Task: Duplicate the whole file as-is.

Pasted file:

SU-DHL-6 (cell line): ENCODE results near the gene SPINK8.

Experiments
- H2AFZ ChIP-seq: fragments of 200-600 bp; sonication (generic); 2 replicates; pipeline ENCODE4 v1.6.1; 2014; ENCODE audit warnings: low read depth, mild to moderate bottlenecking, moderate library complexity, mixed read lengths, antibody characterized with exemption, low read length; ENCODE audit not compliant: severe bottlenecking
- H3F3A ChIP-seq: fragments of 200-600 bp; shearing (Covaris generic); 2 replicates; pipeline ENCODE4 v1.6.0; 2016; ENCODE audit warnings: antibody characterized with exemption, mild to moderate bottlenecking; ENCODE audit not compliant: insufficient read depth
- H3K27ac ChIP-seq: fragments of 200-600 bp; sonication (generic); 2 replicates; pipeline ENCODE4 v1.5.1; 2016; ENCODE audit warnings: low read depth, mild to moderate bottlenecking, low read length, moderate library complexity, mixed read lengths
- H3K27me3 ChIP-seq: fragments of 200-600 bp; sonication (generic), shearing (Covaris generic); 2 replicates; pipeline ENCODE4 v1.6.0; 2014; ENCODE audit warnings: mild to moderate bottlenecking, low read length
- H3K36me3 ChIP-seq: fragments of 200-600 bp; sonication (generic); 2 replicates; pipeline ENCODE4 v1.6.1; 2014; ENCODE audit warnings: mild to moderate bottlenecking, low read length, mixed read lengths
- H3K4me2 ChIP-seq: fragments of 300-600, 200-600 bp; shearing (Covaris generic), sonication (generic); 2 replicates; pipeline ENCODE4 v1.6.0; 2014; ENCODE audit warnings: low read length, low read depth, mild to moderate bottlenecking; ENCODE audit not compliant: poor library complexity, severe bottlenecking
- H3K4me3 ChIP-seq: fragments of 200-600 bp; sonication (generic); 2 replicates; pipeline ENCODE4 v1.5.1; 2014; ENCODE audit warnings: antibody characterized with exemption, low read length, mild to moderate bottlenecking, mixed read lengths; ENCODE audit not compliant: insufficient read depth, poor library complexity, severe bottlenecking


SU-DHL-6 (cell line): ENCODE results near the gene SPINK8.

Experiments
- H2AFZ ChIP-seq: fragments of 200-600 bp; sonication (generic); 2 replicates; pipeline ENCODE4 v1.6.1; 2014; ENCODE audit warnings: low read depth, mild to moderate bottlenecking, moderate library complexity, mixed read lengths, antibody characterized with exemption, low read length; ENCODE audit not compliant: severe bottlenecking
- H3F3A ChIP-seq: fragments of 200-600 bp; shearing (Covaris generic); 2 replicates; pipeline ENCODE4 v1.6.0; 2016; ENCODE audit warnings: antibody characterized with exemption, mild to moderate bottlenecking; ENCODE audit not compliant: insufficient read depth
- H3K27ac ChIP-seq: fragments of 200-600 bp; sonication (generic); 2 replicates; pipeline ENCODE4 v1.5.1; 2016; ENCODE audit warnings: low read depth, mild to moderate bottlenecking, low read length, moderate library complexity, mixed read lengths
- H3K27me3 ChIP-seq: fragments of 200-600 bp; sonication (generic), shearing (Covaris generic); 2 replicates; pipeline ENCODE4 v1.6.0; 2014; ENCODE audit warnings: mild to moderate bottlenecking, low read length
- H3K36me3 ChIP-seq: fragments of 200-600 bp; sonication (generic); 2 replicates; pipeline ENCODE4 v1.6.1; 2014; ENCODE audit warnings: mild to moderate bottlenecking, low read length, mixed read lengths
- H3K4me2 ChIP-seq: fragments of 300-600, 200-600 bp; shearing (Covaris generic), sonication (generic); 2 replicates; pipeline ENCODE4 v1.6.0; 2014; ENCODE audit warnings: low read length, low read depth, mild to moderate bottlenecking; ENCODE audit not compliant: poor library complexity, severe bottlenecking
- H3K4me3 ChIP-seq: fragments of 200-600 bp; sonication (generic); 2 replicates; pipeline ENCODE4 v1.5.1; 2014; ENCODE audit warnings: antibody characterized with exemption, low read length, mild to moderate bottlenecking, mixed read lengths; ENCODE audit not compliant: insufficient read depth, poor library complexity, severe bottlenecking